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School of Rock [Best Buy Exclusive] Blu-ray Review

  • Aspect Ratio: 1.78:1
  • Video Codec: AVC/MPEG-4
  • Resolution: 1080p/24 (23.976Hz)
  • Audio Codec: English DTS-HD Master Audio 5.1 (48kHz/24-bit), French, Portuguese, Spanish Dolby Digital 5.1
  • Subtitles: English, English SDH, French, Portuguese, Spanish
  • Subtitles Color: White
  • Region: ABC (Region-Free)
  • Rating: PG-13
  • Run Time: 190 Mins.
  • Discs: 1 (1 x Blu-ray)
  • Studio: Paramount Home Media Distribution
  • Blu-ray Release Date: August 28, 2012
  • List Price: $19.99

Overall
[Rating:4.5/5]
The Film
[Rating:4.5/5]
Video Quality
[Rating:4.5/5]
Audio Quality
[Rating:4.5/5]
Supplemental Materials
[Rating:2.5/5]

Click thumbnails for high-resolution 1920X1080p screen captures

(All TheaterByte screen captures are lightly compressed with lossy JPEG at 100% quality setting and are meant as a general representation of the content. They do not fully reveal the capabilities of the Blu-ray format)

The Film

[Rating:4.5/5]

With 2003’s School of Rock, Jack Black (Kung Fu Panda 2; Gulliver’s Travels; High Fidelity) tamed his outrageous humor for what would become a surprisingly enjoyable comedy about the youthful joy of rock and roll. Black plays the thirty-something layabout and wannabe rock star Dewey Finn just kicked out of his band and desperately in need of cash. When a call comes in for his roommate, a substitute teacher, to sub at an elite elementary school, Dewey assumes his identity and takes over the class of youngsters. He quickly learns that the kids have musical talent and decides to start up a band with the children to enter the Battle of the Bands to win a $60 thousand prize – normal school lessons be darned.

The cast of kids, at the time, was a motley crew of unknowns and real musically talented children (they really play their instruments and sing), among them the now famous Miranda Cosgrove (TV’s iCarly; Despicable Me), who plays the infectiously annoying teacher’s pet Summer Hathaway. Black’s character’s own personal growth from suspended adolescence to truly concerned adult role model through his interaction with the kids is a big part of what makes School of Rock enjoyable. The kids themselves are also a real treat – they are irresistibly cute, immensely talented, and, man, can they rock.

School of Rock is, in fact, a love letter from Jack Black and writer Mike White to the history of rock and roll in its purest, most joyous sense. It takes you back to when you were a kid first discovering the wild sounds of some new band on a record player, or cassette deck (or whatever format of your day) – far removed from the corporate greed, American “idols” and Clear Channel programmers.

Video Quality

[Rating:4.5/5]

It’s hard to believe that this film is nearing the decade mark already, so it more than counts as a catalogue release. Surely it isn’t quite as vintage as some other releases, but, still, as far as catalogue releases go, the nearly 10-year-old film looks very good in this 1080p AVC/MPEG-4 encodement from Paramount. There aren’t any abhorrent anomalies to speak of, the colors look vibrant, and the grain structure is rather fine and kept to a thin layer throughout. There s a crisp amount of detail in close-ups that yields lots of texture in clothing and in facial features while midrange shots are also rather strong. Distance shots taper off ever so slightly from time to time, but the overall image has a sharp, clean, and very solid appearance.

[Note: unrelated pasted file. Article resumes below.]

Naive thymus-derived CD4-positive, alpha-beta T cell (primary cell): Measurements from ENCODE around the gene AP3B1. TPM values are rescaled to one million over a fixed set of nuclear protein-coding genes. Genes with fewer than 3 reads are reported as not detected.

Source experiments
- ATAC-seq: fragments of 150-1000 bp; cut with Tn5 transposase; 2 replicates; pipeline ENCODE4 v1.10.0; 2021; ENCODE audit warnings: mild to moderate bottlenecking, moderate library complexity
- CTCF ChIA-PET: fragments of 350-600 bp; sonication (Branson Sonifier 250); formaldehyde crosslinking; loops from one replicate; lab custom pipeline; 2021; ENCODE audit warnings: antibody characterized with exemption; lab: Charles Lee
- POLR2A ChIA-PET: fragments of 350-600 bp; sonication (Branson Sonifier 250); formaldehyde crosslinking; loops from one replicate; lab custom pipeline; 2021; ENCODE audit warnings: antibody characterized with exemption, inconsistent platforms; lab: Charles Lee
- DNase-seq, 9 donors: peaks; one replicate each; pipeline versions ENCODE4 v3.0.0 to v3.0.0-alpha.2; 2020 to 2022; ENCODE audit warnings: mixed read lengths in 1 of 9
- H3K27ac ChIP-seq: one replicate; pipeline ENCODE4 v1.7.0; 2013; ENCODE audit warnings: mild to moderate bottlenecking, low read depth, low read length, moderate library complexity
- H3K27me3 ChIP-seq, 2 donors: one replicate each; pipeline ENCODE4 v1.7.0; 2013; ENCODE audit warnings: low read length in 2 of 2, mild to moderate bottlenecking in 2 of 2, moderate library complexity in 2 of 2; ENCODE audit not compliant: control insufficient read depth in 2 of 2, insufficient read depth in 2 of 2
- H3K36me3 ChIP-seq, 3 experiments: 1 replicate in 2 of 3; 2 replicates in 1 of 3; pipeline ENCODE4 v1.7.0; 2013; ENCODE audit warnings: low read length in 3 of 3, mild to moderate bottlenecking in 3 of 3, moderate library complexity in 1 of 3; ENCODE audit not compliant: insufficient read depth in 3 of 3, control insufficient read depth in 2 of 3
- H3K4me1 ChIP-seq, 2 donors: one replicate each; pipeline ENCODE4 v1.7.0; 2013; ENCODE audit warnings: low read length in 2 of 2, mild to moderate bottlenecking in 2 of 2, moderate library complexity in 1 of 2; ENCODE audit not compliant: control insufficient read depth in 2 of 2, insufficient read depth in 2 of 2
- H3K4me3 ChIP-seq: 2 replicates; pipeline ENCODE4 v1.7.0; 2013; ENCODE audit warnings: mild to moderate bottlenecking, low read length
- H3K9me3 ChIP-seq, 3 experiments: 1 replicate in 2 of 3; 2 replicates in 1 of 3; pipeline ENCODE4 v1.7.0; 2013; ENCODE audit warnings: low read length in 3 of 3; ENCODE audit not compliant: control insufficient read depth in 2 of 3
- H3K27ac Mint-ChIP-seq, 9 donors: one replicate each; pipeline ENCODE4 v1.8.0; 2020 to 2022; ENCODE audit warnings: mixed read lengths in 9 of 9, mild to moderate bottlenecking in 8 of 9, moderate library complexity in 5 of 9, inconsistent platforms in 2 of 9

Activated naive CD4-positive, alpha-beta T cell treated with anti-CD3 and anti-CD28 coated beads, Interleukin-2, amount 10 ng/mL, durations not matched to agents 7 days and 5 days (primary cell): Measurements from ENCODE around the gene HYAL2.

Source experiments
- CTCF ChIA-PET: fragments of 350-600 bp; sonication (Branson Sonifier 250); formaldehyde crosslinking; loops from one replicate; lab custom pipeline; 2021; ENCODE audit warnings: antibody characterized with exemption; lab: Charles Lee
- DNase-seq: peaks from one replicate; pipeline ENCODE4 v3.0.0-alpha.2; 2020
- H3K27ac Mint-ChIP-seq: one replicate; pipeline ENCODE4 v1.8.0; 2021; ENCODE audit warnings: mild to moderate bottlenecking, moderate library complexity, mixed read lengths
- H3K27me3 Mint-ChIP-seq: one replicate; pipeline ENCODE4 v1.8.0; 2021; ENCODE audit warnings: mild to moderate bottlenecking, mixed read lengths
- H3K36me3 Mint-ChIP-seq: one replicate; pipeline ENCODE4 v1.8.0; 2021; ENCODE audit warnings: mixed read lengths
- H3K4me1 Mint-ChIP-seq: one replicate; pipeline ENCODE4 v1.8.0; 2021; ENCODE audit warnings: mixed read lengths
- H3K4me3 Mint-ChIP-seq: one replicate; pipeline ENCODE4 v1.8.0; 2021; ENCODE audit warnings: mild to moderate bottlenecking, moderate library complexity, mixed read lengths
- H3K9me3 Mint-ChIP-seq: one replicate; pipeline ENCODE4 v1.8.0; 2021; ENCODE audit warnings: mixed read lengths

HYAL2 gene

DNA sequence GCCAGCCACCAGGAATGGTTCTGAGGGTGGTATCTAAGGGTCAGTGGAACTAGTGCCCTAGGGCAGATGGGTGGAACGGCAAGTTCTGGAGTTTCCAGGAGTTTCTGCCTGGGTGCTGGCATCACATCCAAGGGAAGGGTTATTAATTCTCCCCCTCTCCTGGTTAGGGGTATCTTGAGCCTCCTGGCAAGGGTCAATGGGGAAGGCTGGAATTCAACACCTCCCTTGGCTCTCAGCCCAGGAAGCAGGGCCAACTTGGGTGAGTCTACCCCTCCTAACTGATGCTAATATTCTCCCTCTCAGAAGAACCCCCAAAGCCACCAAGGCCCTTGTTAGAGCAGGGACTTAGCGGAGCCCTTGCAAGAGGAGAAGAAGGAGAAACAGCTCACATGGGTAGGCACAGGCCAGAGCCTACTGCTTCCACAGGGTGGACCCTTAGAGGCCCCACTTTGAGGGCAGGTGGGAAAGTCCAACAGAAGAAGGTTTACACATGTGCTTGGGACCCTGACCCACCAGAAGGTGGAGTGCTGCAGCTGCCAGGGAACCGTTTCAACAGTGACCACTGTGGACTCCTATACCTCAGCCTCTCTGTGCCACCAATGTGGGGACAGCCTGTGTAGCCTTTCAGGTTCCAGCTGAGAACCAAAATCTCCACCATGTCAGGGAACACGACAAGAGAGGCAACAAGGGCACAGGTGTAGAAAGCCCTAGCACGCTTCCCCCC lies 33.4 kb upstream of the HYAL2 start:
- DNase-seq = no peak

Audio Quality

[Rating:4.5/5]

The rock and roll soundtrack is where its at for this film, with everyone from The Ramones, The Who, and Led Zeppelin to Stevie Nicks and AC/DC filling out the musical landscape and this DTS-HD Master Audio 5.1 (48kHz/24-bit) couldn’t capture it all any better. It offers a wonderfully dynamic and atmospheric soundscape for those soundtrack numbers and The School of Rock musical performances. Meanwhile, the film’s quieter moments offer clean dialogue and a good amount of atmospheric effects.

Supplemental Materials

[Rating:2.5/5]

No new high definition supplements are offered up for this “exclusive,” but do check out the two audio commentaries for a real treat.

The supplements:

  • Commentary by Actor Jack Black and Director Richard Linklater
  • Kid’s Kommentary
  • Lessons Learned on School of Rock (1.33:1; SD; 00:24:50) — A “making of” of sorts with interviews with the cast and creators, including Jack Black.
  • Jack Black’s Pitch to Led Zeppelin (1.33:1; SD; 00:03:35) – Jack Black begs Led Zeppelin to allow him to use their song , “Immigrant Song,” in the film.
  • School of Rock Music Video (1.33:1; SD; 00:03:38)
  • Kids’ Video Diary: Toronto Film Festival (1.33:1; SD; 00:08:13) – The kids’ document their experience at the Toronto Film Festival.
  • MTV’s Diary of Jack Black (1.33:1; SD; 00:16:32)
  • Dewey Finn’s History of Rock – This interactive “chalkboard” charts the history and interconnections of rock and roll.
  • Theatrical Trailer (1.78:1; 1080p/24; Dolby Digital 5.1)

The Definitive Word

Overall:

[Rating:4.5/5]

Jack Black and his cast of talented youngsters are a pure delight in rocking ode to rock and roll music. It’s funny, heartwarming and absolutely well done in this Blu-ray edition from Paramount.

Additional Screen Captures

BestBuy.com:

School Of Rock (Best Buy Exclusive) - Blu-ray Disc

BestBuy.com:

School Of Rock (Best Buy Exclusive) - Blu-ray Disc

Overall
[Rating:4.5/5]
The Film
[Rating:4.5/5]
Video Quality
[Rating:4.5/5]
Audio Quality
[Rating:4.5/5]
Supplemental Materials
[Rating:2.5/5]

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